If you've never worked with reporters or been involved with press announcements you may not know how to deal with timing when going to reporters with news. Over the past few years I've generally learned how to deal with it.
Coming off our seed round of funding announcement yesterday I have a ton of thoughts about fundraising. Right now I'll just share three main thoughts, but expect more posts in the future, because this is an important topic in startup-land and I don't think enough people talk about how to go about it (from the founder side - most are investors or tech bloggers talking to founders or pontificating about how it is done).
Today is a big day for SocialRank. We announced a $1M seed round and an exciting new product called SocialRank Market Intelligence. We are only a few months into running SocialRank but are making some huge strides with our business. If you have a quick second, please share our news.
For the first few months of starting this blog I received about 5-10 pageviews per post. Not many were reading and I mostly wrote for myself. I stuck to it and kept writing. Four times a week, every week. I wrote to express my thoughts and share things I learn as I go through this exciting startup world.
I like when companies only show the tip of the iceberg. What I am referring to is when only part of a company or product is easily observed, but not the rest of it, which is hidden (as when the majority of an iceberg is below the surface).
It's become apparent to me, since founding SocialRank, that there are three very specific drivers that founders have when wanting to start a company and having success around it . The first is a combination of wanting to build something that they need/want/see a market for. Their work is to build something that lasts.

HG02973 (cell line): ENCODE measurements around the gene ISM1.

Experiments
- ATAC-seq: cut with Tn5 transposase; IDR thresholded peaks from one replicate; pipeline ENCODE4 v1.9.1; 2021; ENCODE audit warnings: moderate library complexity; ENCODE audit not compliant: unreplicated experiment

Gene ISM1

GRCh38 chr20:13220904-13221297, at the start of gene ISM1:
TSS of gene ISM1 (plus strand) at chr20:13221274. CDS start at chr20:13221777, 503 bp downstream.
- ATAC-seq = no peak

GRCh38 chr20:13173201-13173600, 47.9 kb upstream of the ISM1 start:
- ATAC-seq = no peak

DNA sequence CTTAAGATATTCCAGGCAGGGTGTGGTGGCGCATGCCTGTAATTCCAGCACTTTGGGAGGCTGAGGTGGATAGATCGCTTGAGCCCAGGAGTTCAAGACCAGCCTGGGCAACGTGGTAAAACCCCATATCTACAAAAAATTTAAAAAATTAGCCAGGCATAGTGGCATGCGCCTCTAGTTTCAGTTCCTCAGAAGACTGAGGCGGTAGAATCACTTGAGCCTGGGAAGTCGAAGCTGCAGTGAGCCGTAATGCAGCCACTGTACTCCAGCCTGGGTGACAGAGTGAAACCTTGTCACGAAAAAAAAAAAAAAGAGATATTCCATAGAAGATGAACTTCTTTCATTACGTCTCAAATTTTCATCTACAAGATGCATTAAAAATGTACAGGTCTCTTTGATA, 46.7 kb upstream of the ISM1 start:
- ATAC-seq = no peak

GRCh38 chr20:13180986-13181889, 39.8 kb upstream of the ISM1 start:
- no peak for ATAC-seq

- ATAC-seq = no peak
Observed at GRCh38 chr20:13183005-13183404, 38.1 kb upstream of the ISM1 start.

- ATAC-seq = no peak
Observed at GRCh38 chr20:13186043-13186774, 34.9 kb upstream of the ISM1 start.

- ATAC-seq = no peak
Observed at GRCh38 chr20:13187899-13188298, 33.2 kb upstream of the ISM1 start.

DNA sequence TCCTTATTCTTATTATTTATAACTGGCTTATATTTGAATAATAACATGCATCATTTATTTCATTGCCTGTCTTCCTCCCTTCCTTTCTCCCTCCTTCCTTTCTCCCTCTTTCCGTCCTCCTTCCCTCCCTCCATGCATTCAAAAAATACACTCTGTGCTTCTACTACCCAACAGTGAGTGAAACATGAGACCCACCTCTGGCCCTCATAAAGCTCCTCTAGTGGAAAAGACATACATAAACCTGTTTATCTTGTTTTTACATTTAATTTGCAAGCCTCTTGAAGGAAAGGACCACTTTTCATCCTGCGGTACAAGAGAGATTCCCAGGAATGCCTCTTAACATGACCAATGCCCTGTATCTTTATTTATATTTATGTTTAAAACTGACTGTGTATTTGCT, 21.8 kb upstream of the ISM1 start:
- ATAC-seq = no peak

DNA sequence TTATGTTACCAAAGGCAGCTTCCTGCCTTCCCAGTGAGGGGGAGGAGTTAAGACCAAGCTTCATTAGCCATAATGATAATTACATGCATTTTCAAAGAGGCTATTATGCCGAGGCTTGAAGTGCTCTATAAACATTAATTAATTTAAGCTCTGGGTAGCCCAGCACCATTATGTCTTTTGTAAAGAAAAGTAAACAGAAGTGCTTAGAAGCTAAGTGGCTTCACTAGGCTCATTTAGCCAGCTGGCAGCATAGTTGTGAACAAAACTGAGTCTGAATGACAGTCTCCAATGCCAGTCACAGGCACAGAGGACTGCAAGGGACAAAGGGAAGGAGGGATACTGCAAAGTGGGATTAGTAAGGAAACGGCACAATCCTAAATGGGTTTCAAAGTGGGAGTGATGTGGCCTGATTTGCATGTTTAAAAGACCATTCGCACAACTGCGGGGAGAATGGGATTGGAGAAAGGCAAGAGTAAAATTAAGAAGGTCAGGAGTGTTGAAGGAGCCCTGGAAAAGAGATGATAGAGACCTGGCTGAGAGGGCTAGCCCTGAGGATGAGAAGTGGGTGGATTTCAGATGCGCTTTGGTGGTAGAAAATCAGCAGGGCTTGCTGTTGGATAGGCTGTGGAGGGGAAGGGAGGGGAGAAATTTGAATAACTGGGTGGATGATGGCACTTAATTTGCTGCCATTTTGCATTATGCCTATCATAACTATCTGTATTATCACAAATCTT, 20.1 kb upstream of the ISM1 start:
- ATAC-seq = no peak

Twitter has an on-boarding problem. This isn't a debate, it is a fact. And while Twitter as a business is taking off, we need to make sure Twitter as a product doesn't screech to a halt. I think a simple way to solve this would be for Twitter to offer the option to build your follower list for you.
Since Tumblr was purchased by Yahoo! I've considered moving this blog to Wordpress. I'm not sure Tumblr is a good long-term home for this blog and was curious what people thought. In terms of actually moving it to Wordpress, how does one port their blog there?
I used to have the problem of doing a lot but getting nothing done. This was when I took more meetings than I even knew what to do with the results of. I had streaks of this at Aviary and Dwolla. I'm trying to change that at SocialRank.
If you've read my blog consistently over the past three and half years you'll notice I don't usually jump into and comment on tech current events. I try to keep it to things I have learned and things I am thinking that relate to startups, BD/partnerships and general entrepreneurship.
We are getting close to hiring a few folks at SocialRank and I've been thinking about recruiting and how there is a fine line between selling the vision of what you plan to become and misleading your prospective employee.